Ganymede is one of the most mysterious objects in our Solar System. Apart from being the largest moon, revolving around Jupiter (the largest planet), and even larger than the planet Mercury, Ganymede has characteristics that require closer observations from astronomers.
NASA’s Juno mission started to gather data about Jupiter and its numerous moons in 2016, and now, according to CNN, it will aim its gear towards Ganymede more than before. Juno will come at less than 645 miles of the surface of Jupiter’s moon, with the purpose of gathering data about the composition of the space object.
The closest distance to Ganymede a spacecraft has been since 2000
About 21 years ago, a spacecraft named Galileo approached Ganymede at a similarly close distance as the Juno will.
Scott Bolton, who is the principal investigator of Juno at the Southwest Research Institute in San Antonio, declared:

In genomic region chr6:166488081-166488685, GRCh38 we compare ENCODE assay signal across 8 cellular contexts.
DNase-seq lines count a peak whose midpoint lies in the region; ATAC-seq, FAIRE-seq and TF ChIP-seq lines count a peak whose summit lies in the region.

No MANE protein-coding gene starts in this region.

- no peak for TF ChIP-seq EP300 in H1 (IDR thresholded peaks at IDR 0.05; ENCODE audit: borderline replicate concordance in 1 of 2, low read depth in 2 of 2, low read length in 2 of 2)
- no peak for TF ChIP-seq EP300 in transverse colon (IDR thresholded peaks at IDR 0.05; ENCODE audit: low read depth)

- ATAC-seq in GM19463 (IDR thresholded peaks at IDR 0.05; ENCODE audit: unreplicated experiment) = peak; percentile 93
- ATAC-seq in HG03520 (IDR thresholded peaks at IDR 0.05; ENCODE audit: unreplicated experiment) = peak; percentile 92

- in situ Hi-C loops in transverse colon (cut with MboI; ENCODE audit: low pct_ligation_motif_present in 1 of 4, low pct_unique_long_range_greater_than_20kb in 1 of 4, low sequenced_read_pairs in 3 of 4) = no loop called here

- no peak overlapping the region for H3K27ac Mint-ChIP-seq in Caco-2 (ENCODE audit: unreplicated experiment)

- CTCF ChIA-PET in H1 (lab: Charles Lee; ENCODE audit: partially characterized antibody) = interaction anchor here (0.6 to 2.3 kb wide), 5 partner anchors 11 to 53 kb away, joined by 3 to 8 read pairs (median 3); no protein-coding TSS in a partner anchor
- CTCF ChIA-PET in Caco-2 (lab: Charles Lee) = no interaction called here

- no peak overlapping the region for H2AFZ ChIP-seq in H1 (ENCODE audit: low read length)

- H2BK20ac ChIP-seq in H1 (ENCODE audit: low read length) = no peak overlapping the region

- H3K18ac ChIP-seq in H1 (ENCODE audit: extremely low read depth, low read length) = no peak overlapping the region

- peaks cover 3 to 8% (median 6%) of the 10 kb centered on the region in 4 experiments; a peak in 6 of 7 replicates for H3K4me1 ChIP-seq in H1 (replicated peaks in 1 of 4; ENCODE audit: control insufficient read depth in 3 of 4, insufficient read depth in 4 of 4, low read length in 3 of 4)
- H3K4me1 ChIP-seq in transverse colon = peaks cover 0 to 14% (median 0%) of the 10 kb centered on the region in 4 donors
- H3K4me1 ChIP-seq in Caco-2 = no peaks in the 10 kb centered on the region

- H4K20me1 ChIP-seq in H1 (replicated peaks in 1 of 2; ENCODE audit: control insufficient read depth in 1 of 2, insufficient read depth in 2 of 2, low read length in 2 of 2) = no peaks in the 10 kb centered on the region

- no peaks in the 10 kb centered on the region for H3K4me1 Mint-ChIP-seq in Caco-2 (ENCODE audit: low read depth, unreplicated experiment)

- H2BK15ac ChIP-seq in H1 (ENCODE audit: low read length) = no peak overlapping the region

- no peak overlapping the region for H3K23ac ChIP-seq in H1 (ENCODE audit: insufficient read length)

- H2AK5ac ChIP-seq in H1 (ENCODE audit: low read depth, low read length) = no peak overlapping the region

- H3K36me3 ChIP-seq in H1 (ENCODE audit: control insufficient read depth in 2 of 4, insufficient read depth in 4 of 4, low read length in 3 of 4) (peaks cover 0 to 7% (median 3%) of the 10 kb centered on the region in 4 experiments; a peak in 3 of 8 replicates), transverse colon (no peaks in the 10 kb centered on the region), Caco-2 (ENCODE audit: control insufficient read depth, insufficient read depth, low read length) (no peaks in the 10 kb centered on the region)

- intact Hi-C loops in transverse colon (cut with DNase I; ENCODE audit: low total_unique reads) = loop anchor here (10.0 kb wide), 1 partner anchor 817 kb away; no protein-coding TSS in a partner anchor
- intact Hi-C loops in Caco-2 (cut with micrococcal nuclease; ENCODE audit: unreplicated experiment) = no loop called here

Juno carries a suite of sensitive instruments capable of seeing Ganymede in ways never before possible,
By flying so close, we will bring the exploration of Ganymede into the 21st century, both complementing future missions with our unique sensors and helping prepare for the next generation of missions to the Jovian system — NASA’s Europa Clipper and ESA’s (European Space Agency’s) JUpiter ICy moons Explorer (JUICE) mission.
Scott Bolton also added that the Microwave Radiometer mounted on Juno will provide an in-depth investigation of how the composition and structure of Ganymede’s ice vary with depth. This will lead to a better understanding of the ice shell of the moon, as well as its formation and processes that resurface the ice.
Similar to another moon named Europa, Ganymede is believed to have a subsurface ocean with a liquid iron and nickel core beneath. The core of Ganymede itself helps generate a magnetic field for the moon, which is another notable fact.